Management Importance Critical for liquidity and working capital Important for managing vendor relationships and cash flow
Aging Analysis Tracked to monitor overdue payments Tracked to manage timely payments to avoid late fees
Example Invoicing a customer for products sold Receiving an invoice from a supplier

Accounts Receivable Related Calculations

The accounts receivable turnover ratio is helpful for business owners to gauge how effectively the company manages its revenue and assets. A higher turnover ratio indicates that a business has efficiently converted accounts receivable into cash over time for the goods or services it has provided.

There are a few calculations related to this topic:

1. Accounts Receivable Turnover Ratio (AR Turnover/Receivable Turnover/Debtors Turnover Ratio)

It measures how efficiently and quickly a company converts its AR into cash within a given accounting period.

The formula for calculating the AR turnover rate for one year looks like this:

 AR Turnover = Net annual credit sales/ Average AR

2. Current/Working Capital Ratio

It is the measure of liquidity, whether your company can pay short-term obligations with available cash or other liquid assets that can be converted into cash within a year.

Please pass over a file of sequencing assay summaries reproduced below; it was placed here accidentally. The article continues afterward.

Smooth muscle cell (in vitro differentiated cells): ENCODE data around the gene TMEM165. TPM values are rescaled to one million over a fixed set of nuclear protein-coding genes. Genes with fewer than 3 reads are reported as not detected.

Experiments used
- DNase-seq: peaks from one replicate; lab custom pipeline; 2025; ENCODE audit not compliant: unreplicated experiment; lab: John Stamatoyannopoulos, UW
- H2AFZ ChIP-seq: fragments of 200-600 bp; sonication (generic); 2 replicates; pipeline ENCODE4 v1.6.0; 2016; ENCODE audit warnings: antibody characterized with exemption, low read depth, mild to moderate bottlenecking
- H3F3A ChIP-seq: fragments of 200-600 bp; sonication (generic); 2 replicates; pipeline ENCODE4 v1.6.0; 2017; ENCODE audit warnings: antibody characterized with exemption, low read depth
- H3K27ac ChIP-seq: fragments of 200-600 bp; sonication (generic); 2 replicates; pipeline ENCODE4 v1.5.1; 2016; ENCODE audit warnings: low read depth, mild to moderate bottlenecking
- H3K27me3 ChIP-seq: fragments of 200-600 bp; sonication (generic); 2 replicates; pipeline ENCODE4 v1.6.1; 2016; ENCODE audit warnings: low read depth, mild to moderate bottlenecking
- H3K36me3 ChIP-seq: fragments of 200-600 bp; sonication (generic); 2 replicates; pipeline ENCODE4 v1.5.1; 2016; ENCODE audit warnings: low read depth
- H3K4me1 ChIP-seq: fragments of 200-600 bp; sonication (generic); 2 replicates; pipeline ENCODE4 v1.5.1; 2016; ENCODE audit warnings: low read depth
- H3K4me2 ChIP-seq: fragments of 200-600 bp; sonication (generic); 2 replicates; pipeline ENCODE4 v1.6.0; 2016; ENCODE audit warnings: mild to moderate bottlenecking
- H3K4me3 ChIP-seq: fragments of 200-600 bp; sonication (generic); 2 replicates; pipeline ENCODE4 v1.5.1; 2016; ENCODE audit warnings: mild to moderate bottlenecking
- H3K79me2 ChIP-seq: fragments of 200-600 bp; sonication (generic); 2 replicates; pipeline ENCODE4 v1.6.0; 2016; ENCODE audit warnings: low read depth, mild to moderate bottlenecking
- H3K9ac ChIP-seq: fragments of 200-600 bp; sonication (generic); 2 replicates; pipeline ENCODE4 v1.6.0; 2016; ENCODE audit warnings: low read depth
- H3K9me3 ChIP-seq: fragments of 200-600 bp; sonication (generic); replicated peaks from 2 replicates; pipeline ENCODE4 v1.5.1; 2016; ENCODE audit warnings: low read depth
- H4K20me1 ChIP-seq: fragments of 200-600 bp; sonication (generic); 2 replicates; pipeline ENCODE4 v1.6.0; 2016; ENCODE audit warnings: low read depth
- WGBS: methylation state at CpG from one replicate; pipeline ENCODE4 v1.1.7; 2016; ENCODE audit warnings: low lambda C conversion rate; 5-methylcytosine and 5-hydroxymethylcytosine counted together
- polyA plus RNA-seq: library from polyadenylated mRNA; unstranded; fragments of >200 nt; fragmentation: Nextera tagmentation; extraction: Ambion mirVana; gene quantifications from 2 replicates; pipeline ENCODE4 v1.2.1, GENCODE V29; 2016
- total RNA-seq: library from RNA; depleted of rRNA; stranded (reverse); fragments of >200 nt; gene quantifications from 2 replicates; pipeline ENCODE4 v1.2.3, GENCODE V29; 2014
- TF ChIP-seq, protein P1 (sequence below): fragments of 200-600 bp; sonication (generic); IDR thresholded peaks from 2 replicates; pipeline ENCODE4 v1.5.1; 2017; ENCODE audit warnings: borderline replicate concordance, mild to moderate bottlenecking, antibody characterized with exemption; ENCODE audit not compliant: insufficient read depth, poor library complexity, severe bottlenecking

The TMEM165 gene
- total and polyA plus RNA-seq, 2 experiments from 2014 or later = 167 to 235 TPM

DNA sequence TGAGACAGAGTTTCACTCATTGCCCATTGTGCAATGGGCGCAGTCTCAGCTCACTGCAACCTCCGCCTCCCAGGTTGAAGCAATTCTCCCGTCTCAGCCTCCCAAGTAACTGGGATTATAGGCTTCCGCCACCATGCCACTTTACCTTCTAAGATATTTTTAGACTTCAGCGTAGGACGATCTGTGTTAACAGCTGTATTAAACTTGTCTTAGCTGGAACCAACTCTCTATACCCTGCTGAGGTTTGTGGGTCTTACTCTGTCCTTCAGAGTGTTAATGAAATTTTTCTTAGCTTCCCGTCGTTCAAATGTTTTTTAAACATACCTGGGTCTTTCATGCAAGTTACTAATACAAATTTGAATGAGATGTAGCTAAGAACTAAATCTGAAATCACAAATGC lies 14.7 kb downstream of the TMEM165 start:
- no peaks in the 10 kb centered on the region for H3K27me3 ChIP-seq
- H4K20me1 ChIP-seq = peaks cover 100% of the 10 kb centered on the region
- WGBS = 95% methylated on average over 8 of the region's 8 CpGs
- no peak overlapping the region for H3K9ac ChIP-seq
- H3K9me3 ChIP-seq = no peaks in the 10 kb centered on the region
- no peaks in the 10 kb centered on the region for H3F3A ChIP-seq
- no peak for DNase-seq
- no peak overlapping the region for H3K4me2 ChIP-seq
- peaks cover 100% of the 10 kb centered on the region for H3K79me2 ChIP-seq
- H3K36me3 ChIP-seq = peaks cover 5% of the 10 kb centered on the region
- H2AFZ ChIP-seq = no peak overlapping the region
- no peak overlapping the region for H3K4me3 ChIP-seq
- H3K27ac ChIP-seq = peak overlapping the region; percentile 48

The formula for calculating the current ratio for one year looks like this: 

Current ratio = Current Asset/ Current Liability

3. Days Sales Outstanding (DSO)

It shows how long, on average, it takes customers to pay your company for goods and services.

The formula for calculating the DSO looks like this:

DSO = Accounts Receivable for a given period/ Total Credit Sales Number of days in the period

It may be tempting to relax the restrictions you have in place for giving your customers credit (also known as your credit policy or terms). This is only a temporary solution, frequently makes things worse than they get better, and might lead your business in the wrong direction.

How to improve Accounts Receivable?

If you want customers to pay cash more quickly or need more cash to grow, you can improve your AR in the following ways:

  1. Offer discounts to customers to pay quicker: The discount is an incentive for customers to pay the bill faster. For example, the company could offer a discount of 3% to pay in 5 days. More customers will be incentivized to pay the bill within 5 days by taking advantage of the offered discount.
  2. Give penalties for late payment: Besides giving discounts for early payments, impose penalties for customers who pay later than a specified period, such as adding a 30% penalty to the overdue amount.
  3. Use collection service: Instead of daily follow-ups for overdue payments, the company can employ a collection service to contact the customer and manage reminders for overdue payments on your behalf.
  4. Establish a line of credit from the bank: While waiting for payment, the company can secure a line of credit to enhance financial stability and address short-term cash flow needs.